Harvard Report: Amid Pandemic, Little Financial Slack Left for Households With Kids
As Washington worked this week to craft the latest, long-promised and long-delayed coronavirus relief package, the Harvard School of Public Health and its partners have released a report painting a dire picture of how American households with children are faring financially amid the health and economic crises.
Nothing But Bad News in the “Ever in Foster Care” Report
A new federal report has found nothing new: time in foster care is associated with negative circumstances later in life. The Department of Health and Human Services (HHS) just published findings from a fairly novel approach to assessing the impact of foster care experience as people move from young adulthood into middle age-dom.
The Case for Race-Blind Foster Care Removal Decisions
Latagia Tyronce’s two children were playing and one, a toddler, was burned by a blow-dryer. Despite the support of the children’s grandmother, and the compelling evidence that this was an accident, Ohio’s Lucas County Department of Children’s Services removed Tyronce’s children and she was arrested for felony child endangerment.
Child Welfare is Not Exempt from Structural Racism and Implicit Bias
Social workers and social scientists have a duty to educate, clarify and raise consciousness when empirically unfounded conclusions that can be harmful to marginalized populations are promoted as fact. Some may read Naomi Schafer Riley’s blog for the American Enterprise Institute – No, The Child Welfare System Isn’t Racist – and deem it as just another piece written from a shortsighted perspective steeped in white privilege.
Report Highlights Race Disproportionality in Nebraska’s Foster Care System
Note: This article was updated on June 19. Black and Native American children are vastly overrepresented in Nebraska’s foster care system, according to a report issued this month by the state’s Foster Care Review Office (FCRO).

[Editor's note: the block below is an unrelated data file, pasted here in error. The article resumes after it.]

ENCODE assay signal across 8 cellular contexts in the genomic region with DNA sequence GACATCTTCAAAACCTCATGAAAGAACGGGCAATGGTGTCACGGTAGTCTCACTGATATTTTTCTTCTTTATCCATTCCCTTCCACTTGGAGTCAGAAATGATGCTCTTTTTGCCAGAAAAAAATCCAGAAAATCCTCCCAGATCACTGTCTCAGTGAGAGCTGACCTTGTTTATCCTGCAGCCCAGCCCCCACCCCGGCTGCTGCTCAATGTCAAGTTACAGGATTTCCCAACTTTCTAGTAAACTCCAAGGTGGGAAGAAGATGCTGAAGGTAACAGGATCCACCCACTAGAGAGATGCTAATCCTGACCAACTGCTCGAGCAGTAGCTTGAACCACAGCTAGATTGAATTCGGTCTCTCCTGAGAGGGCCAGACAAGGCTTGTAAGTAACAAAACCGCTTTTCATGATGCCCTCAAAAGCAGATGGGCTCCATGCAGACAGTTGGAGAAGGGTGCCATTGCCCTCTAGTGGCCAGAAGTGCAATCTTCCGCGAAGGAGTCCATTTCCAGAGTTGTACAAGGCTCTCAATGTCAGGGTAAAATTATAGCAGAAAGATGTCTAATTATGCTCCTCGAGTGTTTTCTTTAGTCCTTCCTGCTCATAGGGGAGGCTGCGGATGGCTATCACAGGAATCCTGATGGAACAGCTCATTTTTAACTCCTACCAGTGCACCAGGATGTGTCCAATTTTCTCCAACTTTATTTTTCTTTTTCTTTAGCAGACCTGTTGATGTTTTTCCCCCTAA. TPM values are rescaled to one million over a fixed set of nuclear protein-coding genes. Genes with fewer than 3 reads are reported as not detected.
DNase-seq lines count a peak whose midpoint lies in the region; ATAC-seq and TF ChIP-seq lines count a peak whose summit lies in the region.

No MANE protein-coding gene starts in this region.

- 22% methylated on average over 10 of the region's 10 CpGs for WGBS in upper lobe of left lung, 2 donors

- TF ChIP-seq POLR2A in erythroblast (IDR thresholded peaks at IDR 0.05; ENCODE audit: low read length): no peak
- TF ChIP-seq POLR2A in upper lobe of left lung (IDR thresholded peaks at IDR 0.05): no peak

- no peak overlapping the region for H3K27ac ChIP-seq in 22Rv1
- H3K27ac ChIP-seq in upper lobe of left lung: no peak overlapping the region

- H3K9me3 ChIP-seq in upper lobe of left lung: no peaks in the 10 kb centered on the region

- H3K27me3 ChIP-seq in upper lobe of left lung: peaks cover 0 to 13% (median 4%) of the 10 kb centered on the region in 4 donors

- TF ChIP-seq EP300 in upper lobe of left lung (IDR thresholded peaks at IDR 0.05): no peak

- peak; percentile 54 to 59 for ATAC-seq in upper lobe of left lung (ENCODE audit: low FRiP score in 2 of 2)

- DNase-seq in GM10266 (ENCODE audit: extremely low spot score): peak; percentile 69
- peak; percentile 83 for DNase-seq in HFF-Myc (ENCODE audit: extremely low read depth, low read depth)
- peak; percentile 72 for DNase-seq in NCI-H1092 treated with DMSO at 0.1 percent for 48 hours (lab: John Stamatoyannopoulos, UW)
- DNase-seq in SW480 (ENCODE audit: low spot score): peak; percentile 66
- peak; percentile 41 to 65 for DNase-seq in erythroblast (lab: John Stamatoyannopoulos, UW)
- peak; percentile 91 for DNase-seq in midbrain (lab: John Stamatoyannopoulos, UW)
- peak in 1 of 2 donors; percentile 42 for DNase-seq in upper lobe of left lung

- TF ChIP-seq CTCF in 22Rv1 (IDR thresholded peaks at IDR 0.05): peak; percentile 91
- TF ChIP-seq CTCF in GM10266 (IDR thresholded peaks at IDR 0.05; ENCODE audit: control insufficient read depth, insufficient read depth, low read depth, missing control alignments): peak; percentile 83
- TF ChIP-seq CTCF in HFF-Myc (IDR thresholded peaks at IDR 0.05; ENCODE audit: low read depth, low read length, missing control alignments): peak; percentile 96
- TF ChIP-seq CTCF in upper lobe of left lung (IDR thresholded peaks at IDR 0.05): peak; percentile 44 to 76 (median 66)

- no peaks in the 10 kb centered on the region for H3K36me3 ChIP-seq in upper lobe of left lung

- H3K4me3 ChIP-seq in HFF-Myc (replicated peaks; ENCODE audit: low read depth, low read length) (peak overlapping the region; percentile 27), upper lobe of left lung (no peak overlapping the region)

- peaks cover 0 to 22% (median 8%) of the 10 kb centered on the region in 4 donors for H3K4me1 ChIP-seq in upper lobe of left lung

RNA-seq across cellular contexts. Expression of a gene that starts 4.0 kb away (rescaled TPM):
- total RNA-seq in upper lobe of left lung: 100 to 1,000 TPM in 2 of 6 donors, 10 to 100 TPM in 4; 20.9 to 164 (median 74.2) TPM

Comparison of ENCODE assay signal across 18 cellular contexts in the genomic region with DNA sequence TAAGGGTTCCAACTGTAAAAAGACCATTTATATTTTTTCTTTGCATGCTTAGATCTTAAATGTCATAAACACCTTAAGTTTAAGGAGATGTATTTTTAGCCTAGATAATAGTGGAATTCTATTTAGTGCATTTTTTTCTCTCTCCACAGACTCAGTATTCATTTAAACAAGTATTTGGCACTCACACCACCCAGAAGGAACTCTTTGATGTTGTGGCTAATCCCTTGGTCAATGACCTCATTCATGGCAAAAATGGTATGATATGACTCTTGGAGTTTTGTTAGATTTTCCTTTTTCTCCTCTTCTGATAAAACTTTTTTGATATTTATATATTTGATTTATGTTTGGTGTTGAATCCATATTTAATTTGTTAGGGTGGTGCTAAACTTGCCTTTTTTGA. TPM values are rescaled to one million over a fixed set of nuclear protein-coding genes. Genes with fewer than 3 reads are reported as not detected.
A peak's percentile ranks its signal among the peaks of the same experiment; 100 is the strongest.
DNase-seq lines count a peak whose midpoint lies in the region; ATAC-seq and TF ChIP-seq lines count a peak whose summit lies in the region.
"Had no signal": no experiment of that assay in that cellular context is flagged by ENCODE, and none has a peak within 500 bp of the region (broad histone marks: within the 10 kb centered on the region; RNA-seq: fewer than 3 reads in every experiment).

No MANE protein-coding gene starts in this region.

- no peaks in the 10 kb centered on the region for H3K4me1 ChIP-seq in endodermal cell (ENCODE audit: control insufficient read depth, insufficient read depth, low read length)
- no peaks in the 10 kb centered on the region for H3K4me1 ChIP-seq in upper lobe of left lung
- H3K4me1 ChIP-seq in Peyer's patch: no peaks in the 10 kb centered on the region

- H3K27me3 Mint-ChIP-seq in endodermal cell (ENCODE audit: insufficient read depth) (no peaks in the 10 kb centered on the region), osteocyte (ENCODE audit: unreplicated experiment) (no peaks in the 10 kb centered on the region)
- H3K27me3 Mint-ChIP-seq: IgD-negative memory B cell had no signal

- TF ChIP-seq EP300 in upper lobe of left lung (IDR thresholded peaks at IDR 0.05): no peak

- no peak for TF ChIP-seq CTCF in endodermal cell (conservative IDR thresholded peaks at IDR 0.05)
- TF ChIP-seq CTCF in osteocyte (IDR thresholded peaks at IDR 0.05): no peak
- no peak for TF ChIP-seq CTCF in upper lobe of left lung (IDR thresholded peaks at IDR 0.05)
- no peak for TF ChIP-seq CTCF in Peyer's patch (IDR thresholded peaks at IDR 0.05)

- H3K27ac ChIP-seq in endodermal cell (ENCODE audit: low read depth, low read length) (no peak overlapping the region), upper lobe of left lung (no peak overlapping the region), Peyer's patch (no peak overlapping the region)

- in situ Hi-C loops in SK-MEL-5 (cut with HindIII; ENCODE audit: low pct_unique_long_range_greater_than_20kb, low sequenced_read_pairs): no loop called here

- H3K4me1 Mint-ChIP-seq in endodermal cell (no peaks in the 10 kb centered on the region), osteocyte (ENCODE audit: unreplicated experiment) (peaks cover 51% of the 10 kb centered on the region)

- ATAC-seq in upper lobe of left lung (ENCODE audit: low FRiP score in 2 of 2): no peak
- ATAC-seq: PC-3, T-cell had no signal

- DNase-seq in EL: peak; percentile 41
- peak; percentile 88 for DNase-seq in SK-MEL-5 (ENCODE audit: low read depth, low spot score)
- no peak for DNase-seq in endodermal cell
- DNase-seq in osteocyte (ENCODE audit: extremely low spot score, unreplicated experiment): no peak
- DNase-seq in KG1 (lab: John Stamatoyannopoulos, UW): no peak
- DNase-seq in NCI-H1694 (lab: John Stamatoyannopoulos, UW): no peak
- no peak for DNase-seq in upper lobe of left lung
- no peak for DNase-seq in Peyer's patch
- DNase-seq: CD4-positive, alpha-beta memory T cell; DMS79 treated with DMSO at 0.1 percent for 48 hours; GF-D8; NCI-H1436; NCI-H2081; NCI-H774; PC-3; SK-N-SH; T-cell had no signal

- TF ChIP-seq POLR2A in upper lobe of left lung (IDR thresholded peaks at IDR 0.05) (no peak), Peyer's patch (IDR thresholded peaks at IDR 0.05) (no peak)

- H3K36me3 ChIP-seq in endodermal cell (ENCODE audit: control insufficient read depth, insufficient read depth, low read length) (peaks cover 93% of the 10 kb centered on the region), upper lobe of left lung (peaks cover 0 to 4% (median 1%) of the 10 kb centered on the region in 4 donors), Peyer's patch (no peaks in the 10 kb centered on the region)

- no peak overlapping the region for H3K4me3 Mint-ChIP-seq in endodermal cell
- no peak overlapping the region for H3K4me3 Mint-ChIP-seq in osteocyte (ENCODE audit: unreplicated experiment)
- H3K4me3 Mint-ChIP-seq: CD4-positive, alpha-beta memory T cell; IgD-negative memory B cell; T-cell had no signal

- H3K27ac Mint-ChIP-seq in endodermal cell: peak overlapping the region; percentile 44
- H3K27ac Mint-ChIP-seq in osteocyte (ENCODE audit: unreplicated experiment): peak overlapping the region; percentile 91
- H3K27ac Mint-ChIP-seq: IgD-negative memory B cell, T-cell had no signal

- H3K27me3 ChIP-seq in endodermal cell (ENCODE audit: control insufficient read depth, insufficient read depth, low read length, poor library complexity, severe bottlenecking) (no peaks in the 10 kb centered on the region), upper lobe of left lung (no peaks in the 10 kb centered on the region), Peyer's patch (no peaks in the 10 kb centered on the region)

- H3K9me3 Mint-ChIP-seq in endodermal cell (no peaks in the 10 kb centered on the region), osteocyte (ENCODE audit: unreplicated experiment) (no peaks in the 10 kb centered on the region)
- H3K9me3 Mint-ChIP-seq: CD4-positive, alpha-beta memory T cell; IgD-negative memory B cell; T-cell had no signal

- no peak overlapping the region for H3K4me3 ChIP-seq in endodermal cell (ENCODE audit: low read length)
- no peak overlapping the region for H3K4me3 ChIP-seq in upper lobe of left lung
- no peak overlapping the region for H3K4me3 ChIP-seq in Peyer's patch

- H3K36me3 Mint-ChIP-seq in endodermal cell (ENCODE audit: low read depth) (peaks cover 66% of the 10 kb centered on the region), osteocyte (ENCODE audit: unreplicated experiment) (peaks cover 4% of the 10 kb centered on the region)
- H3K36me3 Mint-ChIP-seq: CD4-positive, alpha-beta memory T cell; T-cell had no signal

In California, Data Shows a Widening Racial Gap As Juvenile Incarceration Has Declined
In the past two decades, the number of youth who are detained or incarcerated by juvenile justice systems has plummeted, a trend largely attributable to declining arrest rates and buffered by intentional system reform.
Day of the Dead Celebration Helps Foster Youth Remember Their Roots
Growing up as a small child in a small town in the Mexican state of Morelos, Angel Lee Woolsey remembers the flurry of activity that would mark the annual celebration of Dia de Los Muertos, or the Day of the Dead.
Number of Youth Sent to Adult Court Increased in 2015
In the lead-up to a Nov. 8 election proposition that will determine the future of the direct file process in California, a new report points to the increasing prosecution of youth as adults in the state.
In California, Race Gap Widens to Race Crater on Juvenile Transfer Policy
A true measure of racial disparity in the juvenile justice system compares the outcomes, at any or many points, for youths of a different race who’ve been accused of the same offense.
Men and Boys of Color Are Philanthropic Priority with Good Reason
I was disappointed to read Kiersten Marek’s recent column in The Imprint. In it, she complains that the “movement and infrastructure for funding of initiatives for men and boys of color far outpace the support for women and girls of color.”